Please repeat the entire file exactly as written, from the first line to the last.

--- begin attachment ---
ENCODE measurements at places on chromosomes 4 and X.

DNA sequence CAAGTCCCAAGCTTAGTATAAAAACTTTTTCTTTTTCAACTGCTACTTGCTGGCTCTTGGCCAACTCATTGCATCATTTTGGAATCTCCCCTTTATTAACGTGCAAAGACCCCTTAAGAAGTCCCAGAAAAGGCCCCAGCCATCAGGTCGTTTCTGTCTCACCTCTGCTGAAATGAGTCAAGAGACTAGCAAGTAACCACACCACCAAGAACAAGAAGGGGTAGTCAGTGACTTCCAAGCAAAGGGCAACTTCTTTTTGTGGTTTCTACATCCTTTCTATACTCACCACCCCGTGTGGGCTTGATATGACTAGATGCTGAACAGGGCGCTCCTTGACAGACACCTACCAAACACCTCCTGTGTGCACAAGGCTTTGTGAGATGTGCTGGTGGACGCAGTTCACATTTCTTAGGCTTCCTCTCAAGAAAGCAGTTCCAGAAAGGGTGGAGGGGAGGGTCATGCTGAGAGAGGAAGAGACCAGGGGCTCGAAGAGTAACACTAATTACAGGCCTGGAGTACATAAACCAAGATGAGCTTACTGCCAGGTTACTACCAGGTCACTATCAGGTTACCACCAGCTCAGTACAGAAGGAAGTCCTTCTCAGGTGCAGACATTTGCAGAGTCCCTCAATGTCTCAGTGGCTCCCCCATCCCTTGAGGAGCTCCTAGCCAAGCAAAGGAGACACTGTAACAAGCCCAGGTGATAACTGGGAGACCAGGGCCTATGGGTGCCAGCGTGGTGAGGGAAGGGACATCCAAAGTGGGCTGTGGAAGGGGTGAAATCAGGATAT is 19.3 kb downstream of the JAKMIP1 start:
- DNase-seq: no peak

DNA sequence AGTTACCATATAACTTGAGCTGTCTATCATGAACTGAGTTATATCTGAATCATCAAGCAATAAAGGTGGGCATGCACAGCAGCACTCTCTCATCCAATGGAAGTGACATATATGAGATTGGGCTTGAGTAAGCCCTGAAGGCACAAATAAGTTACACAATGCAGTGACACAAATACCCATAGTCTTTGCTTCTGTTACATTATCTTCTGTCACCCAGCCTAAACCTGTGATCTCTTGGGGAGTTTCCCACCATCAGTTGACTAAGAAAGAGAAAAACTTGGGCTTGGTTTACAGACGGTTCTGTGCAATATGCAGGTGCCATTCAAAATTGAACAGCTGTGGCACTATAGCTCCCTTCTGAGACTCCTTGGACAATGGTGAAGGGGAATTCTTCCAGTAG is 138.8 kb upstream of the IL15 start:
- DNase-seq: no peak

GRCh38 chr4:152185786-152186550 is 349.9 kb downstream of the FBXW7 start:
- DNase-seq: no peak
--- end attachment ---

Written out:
ENCODE measurements at places on chromosomes 4 and X.

DNA sequence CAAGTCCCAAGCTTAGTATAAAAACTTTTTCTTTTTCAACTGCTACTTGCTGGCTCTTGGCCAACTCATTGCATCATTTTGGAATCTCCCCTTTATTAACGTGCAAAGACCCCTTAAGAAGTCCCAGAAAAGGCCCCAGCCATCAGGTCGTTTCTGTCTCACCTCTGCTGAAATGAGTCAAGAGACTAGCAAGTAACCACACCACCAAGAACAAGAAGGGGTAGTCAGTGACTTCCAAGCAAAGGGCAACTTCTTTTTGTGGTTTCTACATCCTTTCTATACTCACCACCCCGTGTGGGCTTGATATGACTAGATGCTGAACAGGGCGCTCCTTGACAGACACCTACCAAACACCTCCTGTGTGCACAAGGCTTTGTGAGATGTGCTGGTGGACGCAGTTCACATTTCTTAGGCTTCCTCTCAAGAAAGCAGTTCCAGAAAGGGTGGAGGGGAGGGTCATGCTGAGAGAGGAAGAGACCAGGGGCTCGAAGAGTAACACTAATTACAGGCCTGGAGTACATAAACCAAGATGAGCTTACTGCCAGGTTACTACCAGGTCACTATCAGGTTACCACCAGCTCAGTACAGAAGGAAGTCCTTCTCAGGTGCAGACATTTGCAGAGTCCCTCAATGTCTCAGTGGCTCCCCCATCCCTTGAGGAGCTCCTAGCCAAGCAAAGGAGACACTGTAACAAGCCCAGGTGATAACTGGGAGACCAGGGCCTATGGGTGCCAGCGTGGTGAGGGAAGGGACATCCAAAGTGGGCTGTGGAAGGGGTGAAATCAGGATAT is 19.3 kb downstream of the JAKMIP1 start:
- DNase-seq: no peak

DNA sequence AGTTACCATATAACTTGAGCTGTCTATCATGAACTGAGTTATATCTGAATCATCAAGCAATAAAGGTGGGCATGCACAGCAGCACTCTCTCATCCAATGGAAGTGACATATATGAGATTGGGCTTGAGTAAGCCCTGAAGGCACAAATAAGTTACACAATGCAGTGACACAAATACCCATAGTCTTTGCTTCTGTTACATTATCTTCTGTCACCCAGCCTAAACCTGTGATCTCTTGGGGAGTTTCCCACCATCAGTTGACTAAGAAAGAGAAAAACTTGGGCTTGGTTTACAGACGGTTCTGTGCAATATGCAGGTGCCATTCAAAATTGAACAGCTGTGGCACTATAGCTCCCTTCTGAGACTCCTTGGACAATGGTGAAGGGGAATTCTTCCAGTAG is 138.8 kb upstream of the IL15 start:
- DNase-seq: no peak

GRCh38 chr4:152185786-152186550 is 349.9 kb downstream of the FBXW7 start:
- DNase-seq: no peak